Educated Gamer: Freedom is Boring. Structure is Addictive


Anomie; is a principle theorized by French sociologist Emile Durkheim and put plainly it is a state where norms (expectations on behaviours) are confused, unclear or not present. In your everyday cross section of modern life even the most asocial of people can share a common goal with a passer-by even if it’s just the basic goal of survival. We understand that every man woman and child wants to live and we are aware as a social norm that human life has value and that taking it is expressly forbidden. On the other hand in the world of games they make their own norms.

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ZILLA1426d ago

id rathe die on my feet than live on my knees!so emile...go F yourself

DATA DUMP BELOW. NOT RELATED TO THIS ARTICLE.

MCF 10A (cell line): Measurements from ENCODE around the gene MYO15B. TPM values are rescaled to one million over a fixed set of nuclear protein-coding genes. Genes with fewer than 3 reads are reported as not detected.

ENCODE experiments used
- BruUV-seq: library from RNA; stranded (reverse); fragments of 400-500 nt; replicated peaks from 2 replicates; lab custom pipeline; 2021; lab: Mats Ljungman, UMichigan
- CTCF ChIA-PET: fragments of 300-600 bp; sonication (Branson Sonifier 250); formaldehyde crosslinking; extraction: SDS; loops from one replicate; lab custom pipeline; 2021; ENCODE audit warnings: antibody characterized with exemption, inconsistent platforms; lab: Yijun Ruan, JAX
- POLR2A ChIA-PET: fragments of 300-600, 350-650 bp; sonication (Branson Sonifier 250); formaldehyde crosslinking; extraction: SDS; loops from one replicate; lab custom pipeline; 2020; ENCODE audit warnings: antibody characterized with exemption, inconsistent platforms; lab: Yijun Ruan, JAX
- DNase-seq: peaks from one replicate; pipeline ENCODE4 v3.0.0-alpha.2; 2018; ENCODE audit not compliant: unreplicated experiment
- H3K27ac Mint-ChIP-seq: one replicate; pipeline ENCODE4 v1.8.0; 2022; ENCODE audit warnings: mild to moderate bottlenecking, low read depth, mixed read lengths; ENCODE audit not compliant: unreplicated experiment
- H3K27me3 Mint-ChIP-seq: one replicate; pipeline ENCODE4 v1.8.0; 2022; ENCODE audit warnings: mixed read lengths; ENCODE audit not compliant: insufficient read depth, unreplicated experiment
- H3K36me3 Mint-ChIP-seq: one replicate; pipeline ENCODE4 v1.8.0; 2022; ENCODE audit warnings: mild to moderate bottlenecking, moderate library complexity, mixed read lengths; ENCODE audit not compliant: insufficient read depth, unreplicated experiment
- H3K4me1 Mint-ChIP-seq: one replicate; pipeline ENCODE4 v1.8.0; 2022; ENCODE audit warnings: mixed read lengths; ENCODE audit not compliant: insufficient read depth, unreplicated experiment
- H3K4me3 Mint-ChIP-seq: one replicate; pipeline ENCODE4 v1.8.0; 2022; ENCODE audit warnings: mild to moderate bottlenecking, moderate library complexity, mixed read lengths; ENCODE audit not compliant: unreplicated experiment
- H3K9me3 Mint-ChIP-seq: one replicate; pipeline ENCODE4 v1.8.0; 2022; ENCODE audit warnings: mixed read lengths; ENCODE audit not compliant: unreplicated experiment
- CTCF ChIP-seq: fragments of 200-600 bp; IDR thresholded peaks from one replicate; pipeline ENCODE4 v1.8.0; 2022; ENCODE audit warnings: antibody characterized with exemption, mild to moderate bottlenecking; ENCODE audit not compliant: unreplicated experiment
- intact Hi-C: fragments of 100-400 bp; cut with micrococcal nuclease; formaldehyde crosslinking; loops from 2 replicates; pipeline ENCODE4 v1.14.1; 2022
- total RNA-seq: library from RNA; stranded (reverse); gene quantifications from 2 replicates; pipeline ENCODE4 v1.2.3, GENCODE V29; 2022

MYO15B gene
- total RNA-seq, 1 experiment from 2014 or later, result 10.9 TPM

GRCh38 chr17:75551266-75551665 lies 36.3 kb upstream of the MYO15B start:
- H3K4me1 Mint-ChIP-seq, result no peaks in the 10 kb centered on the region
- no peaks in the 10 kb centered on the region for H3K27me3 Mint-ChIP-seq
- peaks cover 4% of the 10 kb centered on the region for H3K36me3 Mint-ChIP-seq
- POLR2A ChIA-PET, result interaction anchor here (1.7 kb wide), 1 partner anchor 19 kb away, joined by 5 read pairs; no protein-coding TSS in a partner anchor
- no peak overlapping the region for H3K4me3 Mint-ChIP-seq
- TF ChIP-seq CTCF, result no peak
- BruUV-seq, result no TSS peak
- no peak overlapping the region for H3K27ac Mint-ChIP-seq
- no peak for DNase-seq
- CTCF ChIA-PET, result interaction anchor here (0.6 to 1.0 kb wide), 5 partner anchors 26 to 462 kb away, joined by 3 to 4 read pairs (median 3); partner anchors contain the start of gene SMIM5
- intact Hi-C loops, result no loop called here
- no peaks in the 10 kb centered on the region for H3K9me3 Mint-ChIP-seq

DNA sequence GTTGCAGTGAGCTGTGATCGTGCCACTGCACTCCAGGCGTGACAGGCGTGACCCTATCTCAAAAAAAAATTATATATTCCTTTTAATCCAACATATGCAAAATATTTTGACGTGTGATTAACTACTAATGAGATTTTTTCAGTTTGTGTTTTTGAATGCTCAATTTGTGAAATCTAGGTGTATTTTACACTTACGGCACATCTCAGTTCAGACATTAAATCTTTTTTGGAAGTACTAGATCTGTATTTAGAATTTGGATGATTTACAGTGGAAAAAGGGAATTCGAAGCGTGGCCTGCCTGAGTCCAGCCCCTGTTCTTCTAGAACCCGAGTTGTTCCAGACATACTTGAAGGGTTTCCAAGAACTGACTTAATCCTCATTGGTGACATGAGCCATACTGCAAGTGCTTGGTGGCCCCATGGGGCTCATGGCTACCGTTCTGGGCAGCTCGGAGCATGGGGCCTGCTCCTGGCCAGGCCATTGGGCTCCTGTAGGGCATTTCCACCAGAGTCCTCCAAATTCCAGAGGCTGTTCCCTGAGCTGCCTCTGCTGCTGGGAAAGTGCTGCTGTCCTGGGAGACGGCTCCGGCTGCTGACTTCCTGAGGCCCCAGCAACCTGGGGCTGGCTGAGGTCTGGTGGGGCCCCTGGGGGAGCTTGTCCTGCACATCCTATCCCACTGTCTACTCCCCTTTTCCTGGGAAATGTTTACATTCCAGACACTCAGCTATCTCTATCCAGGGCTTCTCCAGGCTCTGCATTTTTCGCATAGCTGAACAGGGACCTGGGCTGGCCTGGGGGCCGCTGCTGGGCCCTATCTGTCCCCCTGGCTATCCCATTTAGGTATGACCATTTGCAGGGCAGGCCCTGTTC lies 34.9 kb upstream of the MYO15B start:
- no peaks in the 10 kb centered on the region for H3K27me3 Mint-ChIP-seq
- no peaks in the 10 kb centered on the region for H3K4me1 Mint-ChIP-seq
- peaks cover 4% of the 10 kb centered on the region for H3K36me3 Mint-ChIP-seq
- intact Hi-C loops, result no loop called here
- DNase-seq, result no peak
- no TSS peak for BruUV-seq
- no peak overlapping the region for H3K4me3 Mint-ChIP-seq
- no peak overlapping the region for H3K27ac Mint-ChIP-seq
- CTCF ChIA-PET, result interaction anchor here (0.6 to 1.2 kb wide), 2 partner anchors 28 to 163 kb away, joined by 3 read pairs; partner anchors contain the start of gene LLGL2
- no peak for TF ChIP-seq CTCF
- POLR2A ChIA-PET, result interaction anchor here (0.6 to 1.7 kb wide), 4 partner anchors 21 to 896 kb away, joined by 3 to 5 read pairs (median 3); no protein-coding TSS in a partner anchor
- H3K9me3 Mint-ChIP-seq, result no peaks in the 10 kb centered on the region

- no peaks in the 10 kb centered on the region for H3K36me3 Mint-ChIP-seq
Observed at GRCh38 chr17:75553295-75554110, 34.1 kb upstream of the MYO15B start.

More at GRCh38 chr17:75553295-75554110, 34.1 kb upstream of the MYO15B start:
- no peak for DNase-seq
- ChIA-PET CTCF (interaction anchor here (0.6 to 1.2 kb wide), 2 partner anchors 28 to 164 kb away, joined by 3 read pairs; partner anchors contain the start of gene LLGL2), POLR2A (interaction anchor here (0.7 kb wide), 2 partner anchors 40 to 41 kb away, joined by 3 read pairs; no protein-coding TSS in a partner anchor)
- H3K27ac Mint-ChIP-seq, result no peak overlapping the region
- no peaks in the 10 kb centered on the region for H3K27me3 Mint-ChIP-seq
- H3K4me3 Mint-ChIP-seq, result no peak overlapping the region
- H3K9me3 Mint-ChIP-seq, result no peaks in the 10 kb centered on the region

Mutant-Spud1426d ago (Edited 1426d ago )

Interesting, I've just started to re-play Two worlds II and I was thinking about the idea of freedom leading to boredom last night, the best open world games are the ones which delay gratification to some extent, having to unlock areas of the map to progress or having zones which are impossible for low level characters to complete keeps people playing longer, I think. I've tried 3 times to get into Skyrim and when I hit the 40 hour or level 30 mark I start to get bored and find excuses to go and read or watch TV, being a guy I like a long term project but bouncing around a huge, empty tundra looking for emergent gameplay just seems a waste of time to me.

Mutant-Spud1426d ago

That said I'm fit to burst waiting to pick up Far Cry 3 on Thursday, from all i've read this game could be "the one" LOL

Hicken1426d ago

It doesn't work for everyone. Some people can only thrive with complete- or near-complete- freedom. Others work best within the framework of some sort of externally imposed limits. For many, it depends on the task at hand.

Gimme a mix of both. Freedom when I need it, limitations where necessary.

Absolutes(black and white situations) are rarely ever correct in more than the most general of sense.